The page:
Never Volunteer rule and Adventure Leader

I’m having trouble figuring out how this works. The never volunteer rule as i understand it is to stop players from jumping in when they hear what skill is being tested. Here’s an example from play: the players killed some rats underneath the three squire inn, and Karolina suggested we turn them into rations. Gerald realized this was going to be a cooking endeavor but I ruled since karolina came up with the idea she would be the one to test it. Karolina tested with beginner’s luck and Gerald helped. Ob set at 6 and they fail of course. I think Karolina might of strived for a check by describing how she was doing the cooking because she had to make sure it was cooked right so the rest of the party didn’t get sick (defender). Anyways I hand an exhaustion to Karolina and an anger to Gerald. Mostly that felt pretty good, I felt like the system was helping me and the resulting event was fun.

So I have two questions…

I know the party leader is pose to be modeled after the caller in Moldvay. but the never volunteer rule says if you describe a plan where you are taking no risk you make the test. So i’m trying to figure out how those two rules play off each other.

Second question is more a comment and asking for advice. Because we established early that if you describe the action you roll the test, some of my players have been avoiding coming to harm by just not describing interacting with any of the obstacles. Basically Karolina has taken the brunt of most of the damage from the dungeon because she is the only one pushing forward with much gusto. I guess the answer would be throw twists instead of conditions when this happens. I was wondering if anyone else had encountered this and how they dealt with it.

I use Never Volunteer in a few ways.

It keeps the dungeon crawl moving forward by creating the expectation that the players will be narrating actions rather than discussing everything at length.

It gives characters that have the skill but maybe not the highest rating in the party a chance to make the rolls.

It prevents abuse by people sending other people to make key rolls.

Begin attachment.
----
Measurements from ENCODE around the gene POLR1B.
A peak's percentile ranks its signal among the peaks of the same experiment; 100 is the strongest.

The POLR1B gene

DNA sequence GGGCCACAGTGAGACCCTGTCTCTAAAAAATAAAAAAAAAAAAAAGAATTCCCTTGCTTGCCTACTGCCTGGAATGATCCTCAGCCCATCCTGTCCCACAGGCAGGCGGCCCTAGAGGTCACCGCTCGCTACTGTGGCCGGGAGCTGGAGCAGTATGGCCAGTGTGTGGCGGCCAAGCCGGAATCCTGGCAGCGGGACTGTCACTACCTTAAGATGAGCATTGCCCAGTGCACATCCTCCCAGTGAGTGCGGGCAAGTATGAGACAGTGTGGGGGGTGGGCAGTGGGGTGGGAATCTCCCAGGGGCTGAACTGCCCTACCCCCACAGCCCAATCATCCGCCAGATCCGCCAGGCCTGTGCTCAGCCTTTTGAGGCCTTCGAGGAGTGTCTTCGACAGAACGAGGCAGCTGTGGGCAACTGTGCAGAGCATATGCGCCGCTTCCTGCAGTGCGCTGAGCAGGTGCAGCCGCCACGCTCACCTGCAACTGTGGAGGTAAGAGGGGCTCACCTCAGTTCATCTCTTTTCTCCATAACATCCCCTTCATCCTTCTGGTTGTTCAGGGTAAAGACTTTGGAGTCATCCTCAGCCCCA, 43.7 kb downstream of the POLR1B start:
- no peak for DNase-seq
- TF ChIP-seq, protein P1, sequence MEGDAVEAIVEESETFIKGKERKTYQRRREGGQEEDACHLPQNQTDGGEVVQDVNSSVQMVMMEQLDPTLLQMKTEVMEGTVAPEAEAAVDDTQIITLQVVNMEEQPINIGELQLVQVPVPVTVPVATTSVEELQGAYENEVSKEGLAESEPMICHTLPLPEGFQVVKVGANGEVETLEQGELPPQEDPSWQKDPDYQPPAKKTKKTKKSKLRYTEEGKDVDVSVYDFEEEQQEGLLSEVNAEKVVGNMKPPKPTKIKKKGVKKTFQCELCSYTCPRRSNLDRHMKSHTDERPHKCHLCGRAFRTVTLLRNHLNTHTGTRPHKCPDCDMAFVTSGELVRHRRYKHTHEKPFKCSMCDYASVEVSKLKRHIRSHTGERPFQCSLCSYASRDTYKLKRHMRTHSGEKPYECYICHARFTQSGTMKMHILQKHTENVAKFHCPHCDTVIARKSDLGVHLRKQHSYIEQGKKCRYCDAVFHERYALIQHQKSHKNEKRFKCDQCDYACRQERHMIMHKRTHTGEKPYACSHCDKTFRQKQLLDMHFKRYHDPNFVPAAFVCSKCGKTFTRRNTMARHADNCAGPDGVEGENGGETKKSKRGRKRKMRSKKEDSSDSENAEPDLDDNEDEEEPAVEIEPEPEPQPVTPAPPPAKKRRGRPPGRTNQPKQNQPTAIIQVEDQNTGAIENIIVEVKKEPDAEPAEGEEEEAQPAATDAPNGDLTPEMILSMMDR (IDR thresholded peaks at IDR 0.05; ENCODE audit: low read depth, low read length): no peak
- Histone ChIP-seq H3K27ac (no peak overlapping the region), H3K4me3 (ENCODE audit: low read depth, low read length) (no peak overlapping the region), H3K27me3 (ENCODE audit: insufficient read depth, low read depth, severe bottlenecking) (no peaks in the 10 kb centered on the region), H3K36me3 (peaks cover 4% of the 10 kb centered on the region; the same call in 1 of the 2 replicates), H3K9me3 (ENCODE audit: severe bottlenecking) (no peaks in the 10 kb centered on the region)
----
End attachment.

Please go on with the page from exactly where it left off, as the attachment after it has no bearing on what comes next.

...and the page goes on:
I handle the party leader by giving them the authority to intervene when I call for a roll from certain players. I might, but don’t have to, decide to change the person rolling based on their input.

Either way, I tend to wait a beat before calling for a roll so that the players can roleplay the election of a specific character. If they start talking about who has the most dice in order to select who rolls, then I put the kibash on that and cite Never Volunteer.

My groups have gotten accustomed to occasionally being forced into rolls. Failure is fun in Torchbearer, and sometimes necessary.

I wouldn’t have forced Karolina to roll for cooking just because the idea was hers; to me, that is a bit harsh. I see no problem with Karolina having that idea, and then asking someone more competent to cook them, otherwise having ideas could be very hazardous and you might dampen peoples enthusiasm and willingness to contribute.

Karolina could help if she had an appropriate skill, I’d for example allow using Hunting in this case to gut and prepare the rats for subsequent cooking.

“Someone should cook.” is an idea, not a declaration of intent. Same with, “Hey, can anyone cook?”

“Karolina cooks for everyone.”
“We cook a meal.”
“I cook some food.”
Those are all actions and Karolina would make the test.

“Who has the highest Cook skill? They should cook.”

“Someone should cook… anyone? Anyone have the Cook skill?”

These statements will both trigger Never Volunteer in my games. The speaker in both cases is rolling the dice. Notice the language from the book “a plan that suspiciously does not involve risking yourself…”

“Pilfer, you’re a good cook, make us dinner.”

“We don’t have enough rations for everyone, who wants to make a go of cooking?”

Those statements will not trigger Never Volunteer in my games.

Notice that the word “skill” comes up in both of the NV trigger statements. Basically, we’re very strict about not using dice ratings to make in-game decisions. We treat NV as an extension of the “Description Forward!” rules. It keeps the game moving along, it’s sort of realistic (since PCs really don’t have an objective comparison of talent to make decisions with), and it gives lower-skill characters the tests they need to raise their skills. Otherwise, the rich get richer while the poor help… which may be “realistic”, but it’s not cool.

I understand this approach is not for everyone, but you can be very strict with Never Volunteer if you choose. It won’t break the game, and it won’t even be that unpleasant for the players. It only takes a session or two before people realize that passing tests isn’t everything – in fact, only passing tests leads to stagnant characters.

Some good points made here. Remember that under Describe to Live, the GM doesn’t call for a skill or lay down an obstacle until someone describes their character doing something. Table chatter is fine. But when someone describes their character taking an action, the rubber hits the road. Because of that, the Never Volunteer rule isn’t strictly necessary. But there is this thing that occasionally happens in Torchbearer games where a player will volunteer someone else’s character to take some incredibly dangerous action. Never Volunteer is meant as a check against that behavior.

The Leader role is different. Time is a limited and very precious commodity in Torchbearer games. The leader is an organizer and arbiter. They take input from the other players on what the next course of action should be and then make the final decision so that characters don’t run off in four different directions at once and eat through turns.

Elf: “Halfling, you should really scout ahead in the dark with no shoes and see what’s up there.”

GM: “The Elf just volunteered to scout ahead. Describe what you’re doing!”